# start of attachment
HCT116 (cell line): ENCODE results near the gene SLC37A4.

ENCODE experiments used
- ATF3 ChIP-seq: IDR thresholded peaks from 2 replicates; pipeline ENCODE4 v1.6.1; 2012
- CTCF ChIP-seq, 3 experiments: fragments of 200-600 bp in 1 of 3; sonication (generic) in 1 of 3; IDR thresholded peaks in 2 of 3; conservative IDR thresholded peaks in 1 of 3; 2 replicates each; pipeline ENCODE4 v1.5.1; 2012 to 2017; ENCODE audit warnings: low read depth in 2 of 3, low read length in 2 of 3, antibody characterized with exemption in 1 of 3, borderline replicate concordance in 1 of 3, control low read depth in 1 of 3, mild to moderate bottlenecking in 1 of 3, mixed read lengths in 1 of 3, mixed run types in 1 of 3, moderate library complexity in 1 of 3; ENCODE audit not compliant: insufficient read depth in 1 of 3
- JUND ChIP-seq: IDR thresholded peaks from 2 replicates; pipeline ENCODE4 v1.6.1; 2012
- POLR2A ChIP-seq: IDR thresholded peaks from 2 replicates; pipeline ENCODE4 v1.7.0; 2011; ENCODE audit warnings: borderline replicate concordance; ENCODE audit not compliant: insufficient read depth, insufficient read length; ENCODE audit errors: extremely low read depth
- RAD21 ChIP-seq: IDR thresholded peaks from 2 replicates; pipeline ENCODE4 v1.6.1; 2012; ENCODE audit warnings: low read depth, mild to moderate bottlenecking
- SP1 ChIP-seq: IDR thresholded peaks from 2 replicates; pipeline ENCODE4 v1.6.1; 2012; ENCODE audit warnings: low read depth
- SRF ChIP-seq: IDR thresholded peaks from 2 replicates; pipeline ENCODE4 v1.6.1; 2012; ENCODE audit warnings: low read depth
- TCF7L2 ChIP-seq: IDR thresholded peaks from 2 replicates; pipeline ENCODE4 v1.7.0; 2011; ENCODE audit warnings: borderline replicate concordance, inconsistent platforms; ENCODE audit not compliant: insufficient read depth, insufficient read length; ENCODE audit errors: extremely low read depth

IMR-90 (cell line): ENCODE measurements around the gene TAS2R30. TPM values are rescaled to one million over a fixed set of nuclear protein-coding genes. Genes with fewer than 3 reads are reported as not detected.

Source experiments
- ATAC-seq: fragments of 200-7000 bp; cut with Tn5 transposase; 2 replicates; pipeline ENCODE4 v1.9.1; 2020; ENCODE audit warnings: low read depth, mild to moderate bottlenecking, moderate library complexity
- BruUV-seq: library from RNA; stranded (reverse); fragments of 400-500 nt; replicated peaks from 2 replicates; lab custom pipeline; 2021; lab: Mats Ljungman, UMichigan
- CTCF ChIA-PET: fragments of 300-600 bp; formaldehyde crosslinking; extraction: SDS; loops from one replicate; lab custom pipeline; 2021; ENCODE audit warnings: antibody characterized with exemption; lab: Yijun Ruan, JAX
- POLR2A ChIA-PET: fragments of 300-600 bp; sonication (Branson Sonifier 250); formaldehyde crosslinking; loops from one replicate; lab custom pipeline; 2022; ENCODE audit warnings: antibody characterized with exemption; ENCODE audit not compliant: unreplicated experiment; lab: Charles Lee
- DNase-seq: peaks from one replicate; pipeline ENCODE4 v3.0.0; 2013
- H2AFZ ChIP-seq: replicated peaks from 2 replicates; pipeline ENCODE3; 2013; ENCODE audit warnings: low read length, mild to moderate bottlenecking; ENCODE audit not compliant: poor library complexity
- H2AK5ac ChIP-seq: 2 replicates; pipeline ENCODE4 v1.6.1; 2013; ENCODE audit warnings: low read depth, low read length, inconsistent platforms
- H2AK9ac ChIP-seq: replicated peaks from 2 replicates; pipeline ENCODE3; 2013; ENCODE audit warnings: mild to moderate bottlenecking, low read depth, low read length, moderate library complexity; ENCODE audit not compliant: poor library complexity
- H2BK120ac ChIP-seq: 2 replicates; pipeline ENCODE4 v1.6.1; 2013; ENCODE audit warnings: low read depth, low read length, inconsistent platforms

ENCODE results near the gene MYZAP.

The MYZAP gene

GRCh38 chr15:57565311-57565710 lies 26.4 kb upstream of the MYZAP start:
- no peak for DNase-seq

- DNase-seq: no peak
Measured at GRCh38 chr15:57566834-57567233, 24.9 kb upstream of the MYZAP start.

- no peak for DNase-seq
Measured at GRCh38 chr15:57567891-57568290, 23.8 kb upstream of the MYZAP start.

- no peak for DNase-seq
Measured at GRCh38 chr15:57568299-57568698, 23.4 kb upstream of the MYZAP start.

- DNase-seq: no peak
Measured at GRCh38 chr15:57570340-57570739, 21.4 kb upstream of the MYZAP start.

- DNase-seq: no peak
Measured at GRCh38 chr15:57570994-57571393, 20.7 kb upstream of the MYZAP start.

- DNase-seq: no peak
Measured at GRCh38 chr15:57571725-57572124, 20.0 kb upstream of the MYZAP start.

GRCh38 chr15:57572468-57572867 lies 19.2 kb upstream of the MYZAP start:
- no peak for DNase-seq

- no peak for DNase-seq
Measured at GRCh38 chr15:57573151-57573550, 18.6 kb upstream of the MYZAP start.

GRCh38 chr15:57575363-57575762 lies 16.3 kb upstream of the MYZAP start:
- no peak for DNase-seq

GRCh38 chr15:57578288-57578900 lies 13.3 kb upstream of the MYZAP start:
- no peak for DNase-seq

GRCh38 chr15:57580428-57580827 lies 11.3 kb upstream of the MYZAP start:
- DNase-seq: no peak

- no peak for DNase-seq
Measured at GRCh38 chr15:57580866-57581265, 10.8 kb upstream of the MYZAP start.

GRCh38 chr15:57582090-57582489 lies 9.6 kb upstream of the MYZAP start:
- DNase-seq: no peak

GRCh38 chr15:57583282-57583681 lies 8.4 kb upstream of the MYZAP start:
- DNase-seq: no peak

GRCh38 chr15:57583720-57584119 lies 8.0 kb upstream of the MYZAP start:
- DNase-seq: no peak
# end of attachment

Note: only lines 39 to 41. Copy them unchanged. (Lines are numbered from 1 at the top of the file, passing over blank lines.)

- no peak for DNase-seq

- no peak for DNase-seq
Measured at GRCh38 chr15:57573151-57573550, 18.6 kb upstream of the MYZAP start.